ChaoZhou – Comforting Teochew Porridge Goes More Upmarket
Being half a Teochew, finding a new Teochew Porridge Restaurant, or more correctly said a revamped one, gave me a sense of simple happiness and nostalgia.
ChaoZhou Porridge at River Valley Road, near the ‘clubbing street’ of Mohamed Sultan Road, has been a pleasant place to satisfying these Teochew Muay cravings – wide selection, personable service, in a comfortable air-conditioned environment.
My staple of Teochew porridge has also been around the Jalan Bukit Ho Swee area, where friends would order MANY dishes because we each have our own favourites.
Dining at ChaoZhou Porridge generally cost us about twice more, but we enjoyed the ambience and quality of the dishes. .
The Teochew style of porridge has been called “rice plus water”. ChaoZhou’s style Is more to that, prepared by immersing rice into boiling water then cooked under high heat. Such a process splits, separates and makes the rice grain soft.
Compare this to the Cantonese counterpart which is cooked till the rice becomes disintegrated, smooth-textured like thin gruel, flavourful.
My family would call this the “labourer’s porridge”, as it origins is closely linked to the Teochews adding water to rice to expand the staple and save money. The light porridge has also been described as 半山半水“half-mountain, half-water.” More poetic definitely.
At ChaoZhou, I would order the Steamed Meat Ball with Porridge Water ($5.50), with two plump slight salty pork-vegetable balls immersed in plain-tasting porridge water, otherwise known as “um”.
Dishes to savour are divided into Cold; Steamed; Braised; Deep-fried; Boiled Vegetables as well the ChaoZhou signatures. The Head Chef accordingly has travelled to Chaoshan to learn from the best chefs and acquire local recipes.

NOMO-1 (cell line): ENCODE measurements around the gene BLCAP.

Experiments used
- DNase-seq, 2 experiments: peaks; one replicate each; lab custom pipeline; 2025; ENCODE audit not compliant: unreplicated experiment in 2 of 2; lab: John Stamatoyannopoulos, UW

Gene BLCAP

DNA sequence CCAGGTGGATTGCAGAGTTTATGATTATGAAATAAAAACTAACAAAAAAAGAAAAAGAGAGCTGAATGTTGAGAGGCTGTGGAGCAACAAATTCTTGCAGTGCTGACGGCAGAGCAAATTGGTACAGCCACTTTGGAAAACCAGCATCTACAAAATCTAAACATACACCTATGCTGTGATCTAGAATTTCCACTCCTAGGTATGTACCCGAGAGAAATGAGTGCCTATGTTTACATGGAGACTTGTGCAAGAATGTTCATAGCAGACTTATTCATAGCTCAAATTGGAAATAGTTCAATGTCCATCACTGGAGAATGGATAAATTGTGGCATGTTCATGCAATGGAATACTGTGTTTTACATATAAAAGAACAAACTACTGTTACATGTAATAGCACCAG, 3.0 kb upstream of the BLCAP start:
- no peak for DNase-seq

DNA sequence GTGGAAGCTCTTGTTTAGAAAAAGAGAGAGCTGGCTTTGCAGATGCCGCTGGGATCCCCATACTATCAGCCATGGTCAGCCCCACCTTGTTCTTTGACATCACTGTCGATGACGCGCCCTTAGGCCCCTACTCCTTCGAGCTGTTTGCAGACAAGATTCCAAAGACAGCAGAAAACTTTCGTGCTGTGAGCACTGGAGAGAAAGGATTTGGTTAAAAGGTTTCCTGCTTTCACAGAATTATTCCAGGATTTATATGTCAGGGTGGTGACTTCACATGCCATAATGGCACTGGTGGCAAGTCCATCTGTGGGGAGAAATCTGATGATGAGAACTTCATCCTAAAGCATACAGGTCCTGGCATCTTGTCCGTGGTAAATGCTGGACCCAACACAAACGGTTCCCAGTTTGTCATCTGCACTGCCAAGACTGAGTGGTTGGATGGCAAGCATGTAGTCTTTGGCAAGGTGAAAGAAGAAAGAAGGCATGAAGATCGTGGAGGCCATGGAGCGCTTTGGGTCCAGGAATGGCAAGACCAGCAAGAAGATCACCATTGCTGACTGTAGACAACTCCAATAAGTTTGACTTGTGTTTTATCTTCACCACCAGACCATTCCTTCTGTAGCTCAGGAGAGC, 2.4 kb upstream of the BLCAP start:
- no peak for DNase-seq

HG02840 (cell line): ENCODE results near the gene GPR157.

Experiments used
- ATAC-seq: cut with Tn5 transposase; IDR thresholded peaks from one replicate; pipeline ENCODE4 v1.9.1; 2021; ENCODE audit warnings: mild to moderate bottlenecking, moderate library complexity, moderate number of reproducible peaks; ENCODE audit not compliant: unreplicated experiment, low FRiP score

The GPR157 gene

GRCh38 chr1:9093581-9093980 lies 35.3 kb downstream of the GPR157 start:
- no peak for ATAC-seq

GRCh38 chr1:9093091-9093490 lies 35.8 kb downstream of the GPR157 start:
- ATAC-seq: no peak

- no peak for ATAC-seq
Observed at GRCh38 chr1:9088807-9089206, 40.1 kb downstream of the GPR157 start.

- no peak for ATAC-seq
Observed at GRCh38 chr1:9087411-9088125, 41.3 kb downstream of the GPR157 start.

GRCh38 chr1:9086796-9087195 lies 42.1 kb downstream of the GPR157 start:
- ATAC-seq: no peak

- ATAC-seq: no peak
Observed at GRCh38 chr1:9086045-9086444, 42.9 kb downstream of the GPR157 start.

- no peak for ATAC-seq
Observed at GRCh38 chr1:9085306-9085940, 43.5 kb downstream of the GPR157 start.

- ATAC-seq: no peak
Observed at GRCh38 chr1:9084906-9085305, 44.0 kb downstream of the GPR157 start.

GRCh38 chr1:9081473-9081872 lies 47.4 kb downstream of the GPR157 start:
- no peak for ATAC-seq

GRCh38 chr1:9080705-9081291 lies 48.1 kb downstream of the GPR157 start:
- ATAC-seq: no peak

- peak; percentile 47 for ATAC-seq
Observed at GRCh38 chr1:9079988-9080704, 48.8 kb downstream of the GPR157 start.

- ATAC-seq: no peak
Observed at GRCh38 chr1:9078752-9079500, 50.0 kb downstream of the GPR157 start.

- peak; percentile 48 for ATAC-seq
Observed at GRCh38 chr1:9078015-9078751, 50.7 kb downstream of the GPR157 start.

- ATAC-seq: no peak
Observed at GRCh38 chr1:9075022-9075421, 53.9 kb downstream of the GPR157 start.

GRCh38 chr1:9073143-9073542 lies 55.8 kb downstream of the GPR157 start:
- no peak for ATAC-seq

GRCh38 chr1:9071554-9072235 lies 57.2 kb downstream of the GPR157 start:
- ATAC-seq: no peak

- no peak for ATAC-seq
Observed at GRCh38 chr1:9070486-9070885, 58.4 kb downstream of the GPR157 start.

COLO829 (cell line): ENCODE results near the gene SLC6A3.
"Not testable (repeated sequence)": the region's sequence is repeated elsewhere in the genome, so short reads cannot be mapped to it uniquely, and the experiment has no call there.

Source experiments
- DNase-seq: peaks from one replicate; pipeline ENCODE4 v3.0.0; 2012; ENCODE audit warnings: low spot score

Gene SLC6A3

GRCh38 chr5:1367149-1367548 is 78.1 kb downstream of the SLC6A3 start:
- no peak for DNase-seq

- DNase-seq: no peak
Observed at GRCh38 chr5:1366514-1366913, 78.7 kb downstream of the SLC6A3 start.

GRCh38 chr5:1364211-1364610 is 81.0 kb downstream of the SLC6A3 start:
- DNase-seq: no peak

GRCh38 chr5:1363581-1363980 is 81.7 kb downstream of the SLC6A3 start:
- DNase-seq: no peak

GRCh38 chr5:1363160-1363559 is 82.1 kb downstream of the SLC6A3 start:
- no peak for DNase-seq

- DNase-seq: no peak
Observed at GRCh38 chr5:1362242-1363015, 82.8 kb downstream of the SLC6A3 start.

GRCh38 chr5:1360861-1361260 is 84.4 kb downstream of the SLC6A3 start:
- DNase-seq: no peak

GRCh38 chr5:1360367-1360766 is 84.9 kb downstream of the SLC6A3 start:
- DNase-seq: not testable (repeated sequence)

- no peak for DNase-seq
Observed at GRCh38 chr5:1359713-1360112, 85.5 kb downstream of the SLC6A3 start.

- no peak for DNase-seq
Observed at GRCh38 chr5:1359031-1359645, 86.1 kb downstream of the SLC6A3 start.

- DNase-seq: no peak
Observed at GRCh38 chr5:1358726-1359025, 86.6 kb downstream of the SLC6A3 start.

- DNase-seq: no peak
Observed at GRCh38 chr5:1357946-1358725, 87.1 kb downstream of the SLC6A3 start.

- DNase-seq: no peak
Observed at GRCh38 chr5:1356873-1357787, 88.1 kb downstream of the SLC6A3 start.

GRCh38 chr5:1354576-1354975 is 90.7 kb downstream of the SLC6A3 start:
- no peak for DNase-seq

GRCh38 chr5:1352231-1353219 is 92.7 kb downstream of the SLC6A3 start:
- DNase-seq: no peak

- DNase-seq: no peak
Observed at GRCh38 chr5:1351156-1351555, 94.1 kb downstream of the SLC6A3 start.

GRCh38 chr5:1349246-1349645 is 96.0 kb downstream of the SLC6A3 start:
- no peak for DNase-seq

If you want to have a mix of everything, give the Braised Delights Platter ($16.90) a go, which includes tender braised duck pieces, pork belly, large intestines, egg, beancurd and tau pok in rich dark sauce.
Year. The duck meat is braised for a rich taste, before being repeatedly soaked in brine to lock in the fragrance.
Having back to ChaoZhou Porridge a few times, I am now more carefully with over-ordering as the price can get unexpectedly high.
There are a few standout dishes with its updated menu.
The Braised Radish with Seafood Sauce ($20) was served in a hotstone brimming with premium-grade radish, sliced into bite-size pieces and then braised in seafood sauce for an hour.
The dish was brimming with flavours permeated into the radish pieces, the sauce soaked right into the core. In Chinese, we would call it “ru wei”. Oh, and the zup into the porridge was so oomph.
Another dish you can try is the Scalded Miniatus Grouper with Cordyceps Flowers ($38) where the miniatus grouper is divided into pieces and then scalded in boiling water. This technique retains the fish’s firm yet smooth texture.
I have to say this. I do think there are too many new Western-style bistros, cafes, restaurants etc etc, and so I am very happy to see the restaurants like ChaoZhou opening up.
Good-tasting family-style Teochew cuisine going slightly more upmarket, I wish there are more such openings.
221 River Valley Road, Singapore 238279
Telephone: +65 6268 6763
Opening Hours: 11am – 12am
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